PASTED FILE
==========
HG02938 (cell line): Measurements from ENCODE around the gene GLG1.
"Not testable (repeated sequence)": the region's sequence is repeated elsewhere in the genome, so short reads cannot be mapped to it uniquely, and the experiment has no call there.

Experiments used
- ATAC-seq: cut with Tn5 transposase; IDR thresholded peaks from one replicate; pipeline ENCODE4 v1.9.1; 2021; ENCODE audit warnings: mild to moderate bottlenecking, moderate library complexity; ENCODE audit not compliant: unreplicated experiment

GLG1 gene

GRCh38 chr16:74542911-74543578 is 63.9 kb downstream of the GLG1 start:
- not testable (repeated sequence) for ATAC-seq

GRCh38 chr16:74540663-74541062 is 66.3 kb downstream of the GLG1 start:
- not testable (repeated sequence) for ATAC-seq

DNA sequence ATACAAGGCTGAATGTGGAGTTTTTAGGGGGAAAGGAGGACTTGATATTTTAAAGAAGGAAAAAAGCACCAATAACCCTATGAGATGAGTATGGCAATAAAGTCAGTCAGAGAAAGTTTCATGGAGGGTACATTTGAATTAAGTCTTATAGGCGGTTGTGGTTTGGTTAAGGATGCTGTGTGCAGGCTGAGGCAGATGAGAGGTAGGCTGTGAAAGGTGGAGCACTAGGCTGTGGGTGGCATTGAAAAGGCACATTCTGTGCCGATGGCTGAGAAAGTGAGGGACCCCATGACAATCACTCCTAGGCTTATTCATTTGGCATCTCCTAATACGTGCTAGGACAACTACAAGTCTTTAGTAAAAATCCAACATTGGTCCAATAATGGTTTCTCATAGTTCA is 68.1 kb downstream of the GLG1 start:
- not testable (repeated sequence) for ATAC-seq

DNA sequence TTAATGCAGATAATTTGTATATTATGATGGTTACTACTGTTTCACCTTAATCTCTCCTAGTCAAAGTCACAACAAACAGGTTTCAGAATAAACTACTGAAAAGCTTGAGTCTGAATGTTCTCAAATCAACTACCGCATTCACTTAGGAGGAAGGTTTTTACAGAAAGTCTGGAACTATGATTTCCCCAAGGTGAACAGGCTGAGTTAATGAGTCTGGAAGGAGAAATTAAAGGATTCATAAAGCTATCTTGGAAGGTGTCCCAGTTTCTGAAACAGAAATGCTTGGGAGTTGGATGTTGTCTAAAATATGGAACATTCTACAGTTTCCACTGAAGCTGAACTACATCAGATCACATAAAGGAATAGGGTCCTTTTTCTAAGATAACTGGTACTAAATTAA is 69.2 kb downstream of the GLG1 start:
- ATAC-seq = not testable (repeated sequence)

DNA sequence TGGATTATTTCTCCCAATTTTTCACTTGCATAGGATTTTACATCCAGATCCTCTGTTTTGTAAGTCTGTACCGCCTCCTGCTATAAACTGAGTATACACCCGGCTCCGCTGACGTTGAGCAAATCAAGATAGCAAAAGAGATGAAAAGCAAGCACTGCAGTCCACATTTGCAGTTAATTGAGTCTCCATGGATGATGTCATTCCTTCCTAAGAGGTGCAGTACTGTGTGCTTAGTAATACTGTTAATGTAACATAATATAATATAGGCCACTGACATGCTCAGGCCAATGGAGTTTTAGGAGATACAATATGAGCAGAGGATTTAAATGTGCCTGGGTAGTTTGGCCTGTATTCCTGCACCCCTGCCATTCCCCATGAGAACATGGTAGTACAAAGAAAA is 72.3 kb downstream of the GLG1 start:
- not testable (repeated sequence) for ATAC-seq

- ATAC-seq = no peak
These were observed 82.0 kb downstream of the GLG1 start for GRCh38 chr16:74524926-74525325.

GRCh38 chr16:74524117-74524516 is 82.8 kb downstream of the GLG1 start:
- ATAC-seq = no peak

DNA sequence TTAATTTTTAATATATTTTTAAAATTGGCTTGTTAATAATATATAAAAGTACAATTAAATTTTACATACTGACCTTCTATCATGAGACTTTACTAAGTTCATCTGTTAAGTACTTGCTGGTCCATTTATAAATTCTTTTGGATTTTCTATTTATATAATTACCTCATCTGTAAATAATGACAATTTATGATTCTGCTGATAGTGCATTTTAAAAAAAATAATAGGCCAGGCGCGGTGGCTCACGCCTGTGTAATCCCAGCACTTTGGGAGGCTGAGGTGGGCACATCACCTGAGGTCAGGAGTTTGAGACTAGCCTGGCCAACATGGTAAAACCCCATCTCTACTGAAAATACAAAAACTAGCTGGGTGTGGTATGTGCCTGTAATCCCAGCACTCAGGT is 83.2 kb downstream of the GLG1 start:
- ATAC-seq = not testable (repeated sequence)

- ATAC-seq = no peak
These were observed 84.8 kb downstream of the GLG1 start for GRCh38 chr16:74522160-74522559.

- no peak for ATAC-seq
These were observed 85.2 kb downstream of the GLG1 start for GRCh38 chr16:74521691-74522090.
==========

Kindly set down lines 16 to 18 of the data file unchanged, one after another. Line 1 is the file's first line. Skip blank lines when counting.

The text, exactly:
- ATAC-seq = no peak
These were observed 82.0 kb downstream of the GLG1 start for GRCh38 chr16:74524926-74525325.

GRCh38 chr16:74524117-74524516 is 82.8 kb downstream of the GLG1 start: